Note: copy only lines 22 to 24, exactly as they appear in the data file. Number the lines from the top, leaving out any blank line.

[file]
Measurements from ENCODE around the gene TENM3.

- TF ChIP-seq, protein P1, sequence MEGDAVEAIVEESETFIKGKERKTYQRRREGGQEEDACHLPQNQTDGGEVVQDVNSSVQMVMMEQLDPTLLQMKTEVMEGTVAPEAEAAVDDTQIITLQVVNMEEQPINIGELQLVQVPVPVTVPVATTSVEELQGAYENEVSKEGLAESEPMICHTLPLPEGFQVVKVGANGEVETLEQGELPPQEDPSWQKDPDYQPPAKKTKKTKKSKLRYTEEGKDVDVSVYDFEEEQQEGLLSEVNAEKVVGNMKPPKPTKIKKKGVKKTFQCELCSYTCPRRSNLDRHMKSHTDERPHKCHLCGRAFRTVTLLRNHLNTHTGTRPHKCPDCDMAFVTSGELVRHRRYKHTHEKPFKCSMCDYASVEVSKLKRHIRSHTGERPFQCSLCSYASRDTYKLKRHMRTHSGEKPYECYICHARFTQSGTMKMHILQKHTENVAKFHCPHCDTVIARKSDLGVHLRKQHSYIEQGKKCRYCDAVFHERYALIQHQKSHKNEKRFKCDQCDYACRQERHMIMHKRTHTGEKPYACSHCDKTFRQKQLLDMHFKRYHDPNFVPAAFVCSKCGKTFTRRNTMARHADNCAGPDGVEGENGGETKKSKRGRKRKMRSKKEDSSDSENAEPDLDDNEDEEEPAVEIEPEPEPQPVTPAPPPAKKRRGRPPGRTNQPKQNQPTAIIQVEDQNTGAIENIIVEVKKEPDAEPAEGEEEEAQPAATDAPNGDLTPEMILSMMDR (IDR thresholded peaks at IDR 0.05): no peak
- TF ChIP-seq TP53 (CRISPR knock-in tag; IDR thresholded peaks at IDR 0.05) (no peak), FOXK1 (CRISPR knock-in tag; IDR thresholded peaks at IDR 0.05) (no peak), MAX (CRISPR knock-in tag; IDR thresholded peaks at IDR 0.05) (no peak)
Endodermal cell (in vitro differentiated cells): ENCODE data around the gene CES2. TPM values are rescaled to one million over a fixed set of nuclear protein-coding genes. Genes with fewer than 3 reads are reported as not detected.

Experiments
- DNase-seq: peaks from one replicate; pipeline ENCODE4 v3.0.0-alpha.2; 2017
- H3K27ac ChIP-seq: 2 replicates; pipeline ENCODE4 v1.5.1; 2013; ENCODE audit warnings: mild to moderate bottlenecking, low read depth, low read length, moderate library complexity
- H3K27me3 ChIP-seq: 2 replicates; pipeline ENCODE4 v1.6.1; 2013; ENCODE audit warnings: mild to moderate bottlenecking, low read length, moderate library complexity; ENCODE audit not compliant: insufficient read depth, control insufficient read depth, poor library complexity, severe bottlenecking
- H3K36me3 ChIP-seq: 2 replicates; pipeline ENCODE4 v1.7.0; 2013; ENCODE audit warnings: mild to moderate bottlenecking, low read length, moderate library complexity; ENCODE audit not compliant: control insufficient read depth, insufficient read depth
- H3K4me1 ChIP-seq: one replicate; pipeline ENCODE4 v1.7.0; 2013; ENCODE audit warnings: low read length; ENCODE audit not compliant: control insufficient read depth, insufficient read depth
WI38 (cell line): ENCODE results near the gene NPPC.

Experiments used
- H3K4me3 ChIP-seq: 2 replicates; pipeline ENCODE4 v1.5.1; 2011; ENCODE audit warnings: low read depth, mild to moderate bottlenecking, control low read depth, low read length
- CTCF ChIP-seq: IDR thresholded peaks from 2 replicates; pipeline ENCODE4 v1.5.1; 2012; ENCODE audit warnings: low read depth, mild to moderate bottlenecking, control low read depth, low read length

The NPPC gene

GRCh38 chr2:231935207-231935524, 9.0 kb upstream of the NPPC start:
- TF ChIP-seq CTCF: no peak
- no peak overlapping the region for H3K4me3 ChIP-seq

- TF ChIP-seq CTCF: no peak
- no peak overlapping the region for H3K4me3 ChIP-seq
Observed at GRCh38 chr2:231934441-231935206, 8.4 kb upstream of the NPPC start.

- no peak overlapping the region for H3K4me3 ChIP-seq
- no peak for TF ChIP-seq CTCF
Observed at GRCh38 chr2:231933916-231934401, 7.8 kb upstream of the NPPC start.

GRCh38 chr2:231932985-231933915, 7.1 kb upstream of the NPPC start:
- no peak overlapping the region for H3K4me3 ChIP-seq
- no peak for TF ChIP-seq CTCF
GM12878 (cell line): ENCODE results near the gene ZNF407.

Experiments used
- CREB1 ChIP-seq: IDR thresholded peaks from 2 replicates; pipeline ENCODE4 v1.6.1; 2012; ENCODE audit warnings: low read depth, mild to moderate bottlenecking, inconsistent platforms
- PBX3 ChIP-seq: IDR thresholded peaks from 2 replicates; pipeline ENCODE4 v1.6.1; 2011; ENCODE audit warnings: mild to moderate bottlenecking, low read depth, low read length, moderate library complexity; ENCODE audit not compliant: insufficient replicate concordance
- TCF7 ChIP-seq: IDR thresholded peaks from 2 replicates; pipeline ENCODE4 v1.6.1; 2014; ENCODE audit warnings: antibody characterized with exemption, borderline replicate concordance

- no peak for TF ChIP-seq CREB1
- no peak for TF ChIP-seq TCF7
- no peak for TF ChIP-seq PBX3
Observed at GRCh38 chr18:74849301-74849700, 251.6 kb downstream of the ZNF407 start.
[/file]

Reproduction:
- no peak overlapping the region for H3K4me3 ChIP-seq
- no peak for TF ChIP-seq CTCF
Observed at GRCh38 chr2:231933916-231934401, 7.8 kb upstream of the NPPC start.